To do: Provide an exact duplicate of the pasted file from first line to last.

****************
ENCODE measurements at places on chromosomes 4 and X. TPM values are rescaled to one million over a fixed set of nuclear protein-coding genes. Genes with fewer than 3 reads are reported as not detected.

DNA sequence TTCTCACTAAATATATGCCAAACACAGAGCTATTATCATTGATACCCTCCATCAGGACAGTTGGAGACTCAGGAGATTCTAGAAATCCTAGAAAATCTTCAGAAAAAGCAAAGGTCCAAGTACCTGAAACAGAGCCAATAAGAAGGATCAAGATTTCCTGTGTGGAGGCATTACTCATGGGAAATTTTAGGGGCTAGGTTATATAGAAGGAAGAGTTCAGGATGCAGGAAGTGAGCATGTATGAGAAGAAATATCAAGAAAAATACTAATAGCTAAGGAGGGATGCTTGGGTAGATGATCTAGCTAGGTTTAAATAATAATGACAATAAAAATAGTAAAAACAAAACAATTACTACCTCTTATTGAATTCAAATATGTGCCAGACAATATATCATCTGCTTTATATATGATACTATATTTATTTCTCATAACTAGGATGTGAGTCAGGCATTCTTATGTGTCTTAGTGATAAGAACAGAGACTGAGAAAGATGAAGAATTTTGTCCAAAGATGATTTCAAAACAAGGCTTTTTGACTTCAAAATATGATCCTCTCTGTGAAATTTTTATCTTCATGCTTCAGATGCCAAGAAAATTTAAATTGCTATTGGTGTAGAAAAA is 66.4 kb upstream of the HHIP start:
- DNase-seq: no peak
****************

ENCODE measurements at places on chromosomes 4 and X. TPM values are rescaled to one million over a fixed set of nuclear protein-coding genes. Genes with fewer than 3 reads are reported as not detected.

DNA sequence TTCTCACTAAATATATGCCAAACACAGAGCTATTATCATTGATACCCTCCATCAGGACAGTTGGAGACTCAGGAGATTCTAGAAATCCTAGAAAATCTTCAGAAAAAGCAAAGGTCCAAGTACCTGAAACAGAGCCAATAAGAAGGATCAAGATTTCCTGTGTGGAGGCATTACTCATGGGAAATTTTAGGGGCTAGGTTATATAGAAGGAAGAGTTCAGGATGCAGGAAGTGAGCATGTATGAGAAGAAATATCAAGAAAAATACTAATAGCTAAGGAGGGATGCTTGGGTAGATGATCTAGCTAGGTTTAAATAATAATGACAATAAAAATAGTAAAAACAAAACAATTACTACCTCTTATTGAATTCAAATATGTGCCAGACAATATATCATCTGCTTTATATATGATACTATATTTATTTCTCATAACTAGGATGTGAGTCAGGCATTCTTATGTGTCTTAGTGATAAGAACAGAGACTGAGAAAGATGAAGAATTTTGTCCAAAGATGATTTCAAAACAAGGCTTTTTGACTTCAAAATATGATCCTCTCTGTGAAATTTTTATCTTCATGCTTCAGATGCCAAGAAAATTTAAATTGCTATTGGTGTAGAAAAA is 66.4 kb upstream of the HHIP start:
- DNase-seq: no peak